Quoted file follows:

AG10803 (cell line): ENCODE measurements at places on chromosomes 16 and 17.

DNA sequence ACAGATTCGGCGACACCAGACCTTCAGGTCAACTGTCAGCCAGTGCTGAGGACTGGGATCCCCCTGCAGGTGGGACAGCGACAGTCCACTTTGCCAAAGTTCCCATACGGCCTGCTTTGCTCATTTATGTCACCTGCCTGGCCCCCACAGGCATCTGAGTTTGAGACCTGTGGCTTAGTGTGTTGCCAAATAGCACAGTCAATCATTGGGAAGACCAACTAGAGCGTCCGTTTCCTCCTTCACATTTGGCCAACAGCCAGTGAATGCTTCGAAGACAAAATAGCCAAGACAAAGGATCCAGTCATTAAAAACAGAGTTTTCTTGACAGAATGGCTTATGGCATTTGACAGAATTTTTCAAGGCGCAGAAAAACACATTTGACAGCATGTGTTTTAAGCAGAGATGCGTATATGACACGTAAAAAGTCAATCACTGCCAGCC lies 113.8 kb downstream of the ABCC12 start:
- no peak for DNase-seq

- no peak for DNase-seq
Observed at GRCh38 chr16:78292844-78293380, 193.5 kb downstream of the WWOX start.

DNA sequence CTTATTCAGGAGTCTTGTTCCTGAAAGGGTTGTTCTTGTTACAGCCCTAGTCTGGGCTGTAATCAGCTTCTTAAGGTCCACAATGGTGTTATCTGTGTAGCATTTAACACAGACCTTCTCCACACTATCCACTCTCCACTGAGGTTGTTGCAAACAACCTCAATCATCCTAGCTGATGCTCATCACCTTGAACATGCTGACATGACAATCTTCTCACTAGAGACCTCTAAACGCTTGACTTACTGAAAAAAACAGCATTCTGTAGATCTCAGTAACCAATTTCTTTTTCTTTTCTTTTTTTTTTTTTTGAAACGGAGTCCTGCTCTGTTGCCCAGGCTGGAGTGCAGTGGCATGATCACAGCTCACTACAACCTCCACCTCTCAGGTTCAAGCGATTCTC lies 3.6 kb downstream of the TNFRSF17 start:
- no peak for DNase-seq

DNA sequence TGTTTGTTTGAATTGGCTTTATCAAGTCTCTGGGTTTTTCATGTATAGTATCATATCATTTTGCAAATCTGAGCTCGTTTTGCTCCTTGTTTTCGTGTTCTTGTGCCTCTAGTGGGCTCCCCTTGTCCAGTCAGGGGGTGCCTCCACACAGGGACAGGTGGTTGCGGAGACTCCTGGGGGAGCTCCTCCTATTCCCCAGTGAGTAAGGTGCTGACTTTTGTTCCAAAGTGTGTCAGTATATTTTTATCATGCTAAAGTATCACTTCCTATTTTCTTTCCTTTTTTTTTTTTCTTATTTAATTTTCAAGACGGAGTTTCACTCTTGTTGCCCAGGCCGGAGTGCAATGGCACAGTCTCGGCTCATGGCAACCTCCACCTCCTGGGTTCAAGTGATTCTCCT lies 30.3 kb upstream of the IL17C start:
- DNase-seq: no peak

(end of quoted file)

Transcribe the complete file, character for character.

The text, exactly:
AG10803 (cell line): ENCODE measurements at places on chromosomes 16 and 17.

DNA sequence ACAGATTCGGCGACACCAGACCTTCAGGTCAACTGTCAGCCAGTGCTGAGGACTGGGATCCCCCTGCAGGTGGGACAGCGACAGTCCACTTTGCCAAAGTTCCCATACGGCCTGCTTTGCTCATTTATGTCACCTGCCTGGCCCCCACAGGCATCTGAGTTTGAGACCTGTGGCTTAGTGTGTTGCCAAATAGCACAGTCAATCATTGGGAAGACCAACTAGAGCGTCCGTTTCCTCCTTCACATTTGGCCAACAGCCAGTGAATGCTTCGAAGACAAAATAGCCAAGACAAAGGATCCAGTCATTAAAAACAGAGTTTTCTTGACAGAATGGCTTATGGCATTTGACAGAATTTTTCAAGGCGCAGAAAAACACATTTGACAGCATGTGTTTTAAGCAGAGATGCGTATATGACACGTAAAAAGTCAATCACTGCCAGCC lies 113.8 kb downstream of the ABCC12 start:
- no peak for DNase-seq

- no peak for DNase-seq
Observed at GRCh38 chr16:78292844-78293380, 193.5 kb downstream of the WWOX start.

DNA sequence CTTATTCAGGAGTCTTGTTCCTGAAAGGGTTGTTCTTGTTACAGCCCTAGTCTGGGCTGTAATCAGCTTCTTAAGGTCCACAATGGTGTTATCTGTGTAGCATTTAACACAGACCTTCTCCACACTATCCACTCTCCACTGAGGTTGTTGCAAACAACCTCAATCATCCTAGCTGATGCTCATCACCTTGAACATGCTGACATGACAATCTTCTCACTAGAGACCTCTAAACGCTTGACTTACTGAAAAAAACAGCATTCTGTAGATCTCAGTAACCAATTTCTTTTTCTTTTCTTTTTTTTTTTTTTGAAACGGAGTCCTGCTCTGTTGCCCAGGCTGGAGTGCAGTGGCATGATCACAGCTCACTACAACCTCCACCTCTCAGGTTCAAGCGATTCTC lies 3.6 kb downstream of the TNFRSF17 start:
- no peak for DNase-seq

DNA sequence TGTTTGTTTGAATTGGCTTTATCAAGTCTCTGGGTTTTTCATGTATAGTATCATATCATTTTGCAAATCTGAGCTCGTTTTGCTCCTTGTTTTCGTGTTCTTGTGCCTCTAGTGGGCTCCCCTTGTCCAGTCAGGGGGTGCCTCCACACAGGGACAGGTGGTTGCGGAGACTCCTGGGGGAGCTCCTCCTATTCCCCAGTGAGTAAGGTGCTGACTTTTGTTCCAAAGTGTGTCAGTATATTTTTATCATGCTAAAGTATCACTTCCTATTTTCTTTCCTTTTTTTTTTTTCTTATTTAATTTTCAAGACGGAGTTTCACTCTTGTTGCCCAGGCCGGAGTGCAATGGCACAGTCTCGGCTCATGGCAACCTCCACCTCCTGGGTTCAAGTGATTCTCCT lies 30.3 kb upstream of the IL17C start:
- DNase-seq: no peak